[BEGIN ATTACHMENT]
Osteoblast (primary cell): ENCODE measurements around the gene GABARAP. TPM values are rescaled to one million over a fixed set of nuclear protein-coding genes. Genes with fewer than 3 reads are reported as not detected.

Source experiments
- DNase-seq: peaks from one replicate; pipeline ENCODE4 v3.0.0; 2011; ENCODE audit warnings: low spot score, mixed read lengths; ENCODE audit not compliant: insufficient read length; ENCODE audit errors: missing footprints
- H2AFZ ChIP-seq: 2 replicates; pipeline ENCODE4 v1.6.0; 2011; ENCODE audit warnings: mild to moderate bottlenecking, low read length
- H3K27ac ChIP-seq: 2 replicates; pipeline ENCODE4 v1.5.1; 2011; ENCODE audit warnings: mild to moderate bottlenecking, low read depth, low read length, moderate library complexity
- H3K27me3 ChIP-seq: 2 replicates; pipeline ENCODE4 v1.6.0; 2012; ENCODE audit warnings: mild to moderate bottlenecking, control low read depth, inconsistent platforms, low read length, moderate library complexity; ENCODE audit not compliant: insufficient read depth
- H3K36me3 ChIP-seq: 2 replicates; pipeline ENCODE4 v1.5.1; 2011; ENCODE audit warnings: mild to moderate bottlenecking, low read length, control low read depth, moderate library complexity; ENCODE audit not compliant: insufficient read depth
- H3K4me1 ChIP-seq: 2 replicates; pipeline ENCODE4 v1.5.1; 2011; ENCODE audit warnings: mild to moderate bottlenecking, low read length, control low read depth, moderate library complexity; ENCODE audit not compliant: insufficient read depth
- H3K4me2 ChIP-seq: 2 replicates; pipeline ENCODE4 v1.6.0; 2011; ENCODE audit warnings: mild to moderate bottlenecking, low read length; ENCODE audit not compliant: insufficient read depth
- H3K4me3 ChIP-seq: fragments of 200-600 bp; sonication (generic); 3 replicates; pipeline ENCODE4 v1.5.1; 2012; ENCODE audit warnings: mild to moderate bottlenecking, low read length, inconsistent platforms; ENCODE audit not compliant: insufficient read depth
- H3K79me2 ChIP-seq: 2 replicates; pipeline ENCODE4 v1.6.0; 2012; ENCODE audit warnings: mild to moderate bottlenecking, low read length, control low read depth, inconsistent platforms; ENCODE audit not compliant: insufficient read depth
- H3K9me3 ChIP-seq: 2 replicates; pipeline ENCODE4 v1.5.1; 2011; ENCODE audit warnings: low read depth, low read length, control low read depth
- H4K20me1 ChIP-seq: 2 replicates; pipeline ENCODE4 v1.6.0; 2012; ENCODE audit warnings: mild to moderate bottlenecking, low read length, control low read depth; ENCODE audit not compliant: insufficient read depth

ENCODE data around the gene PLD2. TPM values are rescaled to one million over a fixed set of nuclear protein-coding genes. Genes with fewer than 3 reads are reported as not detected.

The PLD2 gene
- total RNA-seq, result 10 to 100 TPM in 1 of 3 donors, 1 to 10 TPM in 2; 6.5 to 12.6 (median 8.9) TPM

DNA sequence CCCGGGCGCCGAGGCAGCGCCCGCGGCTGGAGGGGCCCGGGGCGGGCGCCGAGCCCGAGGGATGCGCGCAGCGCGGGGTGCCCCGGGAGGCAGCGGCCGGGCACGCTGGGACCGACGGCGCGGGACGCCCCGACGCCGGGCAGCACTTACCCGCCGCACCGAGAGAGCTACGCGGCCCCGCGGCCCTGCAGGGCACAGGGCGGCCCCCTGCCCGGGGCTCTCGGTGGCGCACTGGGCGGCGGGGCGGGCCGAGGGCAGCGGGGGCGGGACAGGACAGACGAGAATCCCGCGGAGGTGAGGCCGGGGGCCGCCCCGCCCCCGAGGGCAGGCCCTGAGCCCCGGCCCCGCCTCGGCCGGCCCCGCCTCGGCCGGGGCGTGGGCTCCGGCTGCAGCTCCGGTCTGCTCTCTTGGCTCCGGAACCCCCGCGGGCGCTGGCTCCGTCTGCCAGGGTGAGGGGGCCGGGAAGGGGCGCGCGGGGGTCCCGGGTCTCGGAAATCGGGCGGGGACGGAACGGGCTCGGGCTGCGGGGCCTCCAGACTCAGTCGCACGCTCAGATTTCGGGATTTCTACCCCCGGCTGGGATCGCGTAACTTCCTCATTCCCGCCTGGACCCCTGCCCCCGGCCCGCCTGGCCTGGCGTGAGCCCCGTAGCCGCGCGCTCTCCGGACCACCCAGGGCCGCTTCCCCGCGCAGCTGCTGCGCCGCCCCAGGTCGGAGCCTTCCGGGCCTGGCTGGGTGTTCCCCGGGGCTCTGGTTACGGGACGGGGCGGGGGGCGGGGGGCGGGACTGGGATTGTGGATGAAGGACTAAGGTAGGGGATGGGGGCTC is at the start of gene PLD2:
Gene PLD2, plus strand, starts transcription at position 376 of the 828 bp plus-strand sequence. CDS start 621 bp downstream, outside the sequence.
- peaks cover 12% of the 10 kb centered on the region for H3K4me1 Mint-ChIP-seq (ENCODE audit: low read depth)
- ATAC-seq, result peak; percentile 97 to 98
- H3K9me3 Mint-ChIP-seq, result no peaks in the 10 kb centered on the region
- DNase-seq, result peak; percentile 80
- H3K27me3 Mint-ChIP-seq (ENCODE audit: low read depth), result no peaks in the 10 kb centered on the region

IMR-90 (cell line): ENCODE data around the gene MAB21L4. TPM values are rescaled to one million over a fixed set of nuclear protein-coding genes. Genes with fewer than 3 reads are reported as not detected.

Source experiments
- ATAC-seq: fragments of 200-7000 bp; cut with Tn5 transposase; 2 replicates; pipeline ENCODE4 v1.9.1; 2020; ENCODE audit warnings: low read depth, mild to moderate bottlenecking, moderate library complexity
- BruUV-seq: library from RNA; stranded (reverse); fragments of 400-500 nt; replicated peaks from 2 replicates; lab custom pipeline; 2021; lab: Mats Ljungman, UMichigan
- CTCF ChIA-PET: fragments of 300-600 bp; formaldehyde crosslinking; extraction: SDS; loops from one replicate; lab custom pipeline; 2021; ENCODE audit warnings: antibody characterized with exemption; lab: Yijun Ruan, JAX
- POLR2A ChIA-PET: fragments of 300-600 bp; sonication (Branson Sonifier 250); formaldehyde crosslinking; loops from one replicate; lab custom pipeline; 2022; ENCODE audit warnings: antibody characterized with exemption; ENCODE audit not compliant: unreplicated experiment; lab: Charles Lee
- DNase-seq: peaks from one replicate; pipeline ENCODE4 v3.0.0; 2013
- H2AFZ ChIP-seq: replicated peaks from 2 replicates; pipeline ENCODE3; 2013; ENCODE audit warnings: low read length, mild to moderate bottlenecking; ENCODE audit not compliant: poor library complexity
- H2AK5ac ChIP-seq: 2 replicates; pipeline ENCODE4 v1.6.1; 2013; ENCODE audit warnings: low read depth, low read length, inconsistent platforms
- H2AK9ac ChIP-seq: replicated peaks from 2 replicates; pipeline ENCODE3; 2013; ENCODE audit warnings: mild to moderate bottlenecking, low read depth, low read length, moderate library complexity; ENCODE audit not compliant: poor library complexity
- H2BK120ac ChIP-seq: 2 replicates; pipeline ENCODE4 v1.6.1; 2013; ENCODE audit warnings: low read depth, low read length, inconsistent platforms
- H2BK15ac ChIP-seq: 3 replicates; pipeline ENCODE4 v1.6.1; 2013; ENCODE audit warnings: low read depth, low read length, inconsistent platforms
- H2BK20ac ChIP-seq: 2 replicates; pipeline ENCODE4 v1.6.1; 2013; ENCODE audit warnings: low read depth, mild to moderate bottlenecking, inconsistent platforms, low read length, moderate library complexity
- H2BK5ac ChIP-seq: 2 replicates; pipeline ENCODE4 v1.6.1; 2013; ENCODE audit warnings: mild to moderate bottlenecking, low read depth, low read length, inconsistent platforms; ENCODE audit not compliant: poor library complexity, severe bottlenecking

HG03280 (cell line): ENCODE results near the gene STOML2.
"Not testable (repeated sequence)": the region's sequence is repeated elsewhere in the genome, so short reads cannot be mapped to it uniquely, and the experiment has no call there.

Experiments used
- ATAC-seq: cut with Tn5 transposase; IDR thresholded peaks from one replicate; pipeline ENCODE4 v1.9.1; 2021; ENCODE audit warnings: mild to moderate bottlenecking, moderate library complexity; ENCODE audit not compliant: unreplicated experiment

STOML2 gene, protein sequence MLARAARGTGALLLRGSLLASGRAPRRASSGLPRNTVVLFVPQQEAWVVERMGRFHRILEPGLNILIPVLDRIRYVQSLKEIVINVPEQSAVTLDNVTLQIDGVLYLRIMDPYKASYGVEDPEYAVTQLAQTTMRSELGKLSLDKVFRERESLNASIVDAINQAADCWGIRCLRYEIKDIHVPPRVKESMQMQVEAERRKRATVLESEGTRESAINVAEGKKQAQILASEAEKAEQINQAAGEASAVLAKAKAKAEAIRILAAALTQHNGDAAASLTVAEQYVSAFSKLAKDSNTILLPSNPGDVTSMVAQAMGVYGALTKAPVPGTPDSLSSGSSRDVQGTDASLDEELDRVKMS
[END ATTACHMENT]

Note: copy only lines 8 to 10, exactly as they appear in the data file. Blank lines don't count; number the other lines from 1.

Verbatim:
- H3K4me1 ChIP-seq: 2 replicates; pipeline ENCODE4 v1.5.1; 2011; ENCODE audit warnings: mild to moderate bottlenecking, low read length, control low read depth, moderate library complexity; ENCODE audit not compliant: insufficient read depth
- H3K4me2 ChIP-seq: 2 replicates; pipeline ENCODE4 v1.6.0; 2011; ENCODE audit warnings: mild to moderate bottlenecking, low read length; ENCODE audit not compliant: insufficient read depth
- H3K4me3 ChIP-seq: fragments of 200-600 bp; sonication (generic); 3 replicates; pipeline ENCODE4 v1.5.1; 2012; ENCODE audit warnings: mild to moderate bottlenecking, low read length, inconsistent platforms; ENCODE audit not compliant: insufficient read depth